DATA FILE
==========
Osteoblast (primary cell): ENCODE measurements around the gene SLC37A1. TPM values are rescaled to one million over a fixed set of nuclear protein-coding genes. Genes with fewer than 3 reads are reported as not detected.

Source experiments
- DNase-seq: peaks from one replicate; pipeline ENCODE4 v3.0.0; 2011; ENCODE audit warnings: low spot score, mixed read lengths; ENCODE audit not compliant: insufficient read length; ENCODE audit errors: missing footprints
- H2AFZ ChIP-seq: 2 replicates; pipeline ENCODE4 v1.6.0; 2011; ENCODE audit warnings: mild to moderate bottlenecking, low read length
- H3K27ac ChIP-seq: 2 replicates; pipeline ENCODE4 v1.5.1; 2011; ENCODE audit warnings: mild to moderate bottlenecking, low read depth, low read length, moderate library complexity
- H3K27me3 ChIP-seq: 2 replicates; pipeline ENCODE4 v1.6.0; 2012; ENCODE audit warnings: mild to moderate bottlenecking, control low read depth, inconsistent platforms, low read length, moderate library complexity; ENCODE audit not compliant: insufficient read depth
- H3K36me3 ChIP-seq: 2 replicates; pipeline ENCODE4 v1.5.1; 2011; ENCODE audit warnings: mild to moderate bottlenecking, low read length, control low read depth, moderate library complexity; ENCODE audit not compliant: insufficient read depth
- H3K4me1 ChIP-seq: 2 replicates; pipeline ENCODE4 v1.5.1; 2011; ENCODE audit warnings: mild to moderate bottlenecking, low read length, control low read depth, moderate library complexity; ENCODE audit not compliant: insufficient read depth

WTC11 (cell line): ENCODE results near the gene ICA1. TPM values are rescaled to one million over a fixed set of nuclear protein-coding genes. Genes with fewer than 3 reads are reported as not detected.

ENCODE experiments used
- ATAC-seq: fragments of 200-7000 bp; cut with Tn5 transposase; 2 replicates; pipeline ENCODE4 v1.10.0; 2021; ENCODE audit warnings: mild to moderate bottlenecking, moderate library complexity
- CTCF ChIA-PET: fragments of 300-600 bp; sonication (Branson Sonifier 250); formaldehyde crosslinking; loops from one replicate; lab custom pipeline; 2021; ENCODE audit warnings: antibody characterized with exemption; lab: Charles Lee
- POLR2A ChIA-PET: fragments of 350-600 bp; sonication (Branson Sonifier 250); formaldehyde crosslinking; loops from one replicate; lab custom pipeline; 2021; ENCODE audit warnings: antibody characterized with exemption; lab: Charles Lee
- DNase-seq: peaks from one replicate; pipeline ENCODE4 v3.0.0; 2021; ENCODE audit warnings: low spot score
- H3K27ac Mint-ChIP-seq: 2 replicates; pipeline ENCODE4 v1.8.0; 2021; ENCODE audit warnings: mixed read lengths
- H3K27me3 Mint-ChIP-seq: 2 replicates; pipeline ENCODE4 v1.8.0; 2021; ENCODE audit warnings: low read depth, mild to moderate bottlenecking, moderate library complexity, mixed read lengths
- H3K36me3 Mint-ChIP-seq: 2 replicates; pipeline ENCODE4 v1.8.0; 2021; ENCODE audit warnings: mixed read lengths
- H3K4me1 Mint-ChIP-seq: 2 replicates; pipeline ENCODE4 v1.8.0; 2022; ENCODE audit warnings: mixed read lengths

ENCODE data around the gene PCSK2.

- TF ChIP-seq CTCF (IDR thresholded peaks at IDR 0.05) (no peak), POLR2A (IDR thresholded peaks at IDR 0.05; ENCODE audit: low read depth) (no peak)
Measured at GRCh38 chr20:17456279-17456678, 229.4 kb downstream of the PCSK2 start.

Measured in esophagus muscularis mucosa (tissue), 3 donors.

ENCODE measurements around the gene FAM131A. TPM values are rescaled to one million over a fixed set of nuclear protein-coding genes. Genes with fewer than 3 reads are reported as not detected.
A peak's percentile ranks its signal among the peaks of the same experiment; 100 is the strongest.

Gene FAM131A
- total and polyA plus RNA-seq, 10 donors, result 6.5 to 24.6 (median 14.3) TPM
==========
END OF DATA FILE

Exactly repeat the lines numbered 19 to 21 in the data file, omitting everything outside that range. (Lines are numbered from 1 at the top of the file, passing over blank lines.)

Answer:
ENCODE data around the gene PCSK2.

- TF ChIP-seq CTCF (IDR thresholded peaks at IDR 0.05) (no peak), POLR2A (IDR thresholded peaks at IDR 0.05; ENCODE audit: low read depth) (no peak)
Measured at GRCh38 chr20:17456279-17456678, 229.4 kb downstream of the PCSK2 start.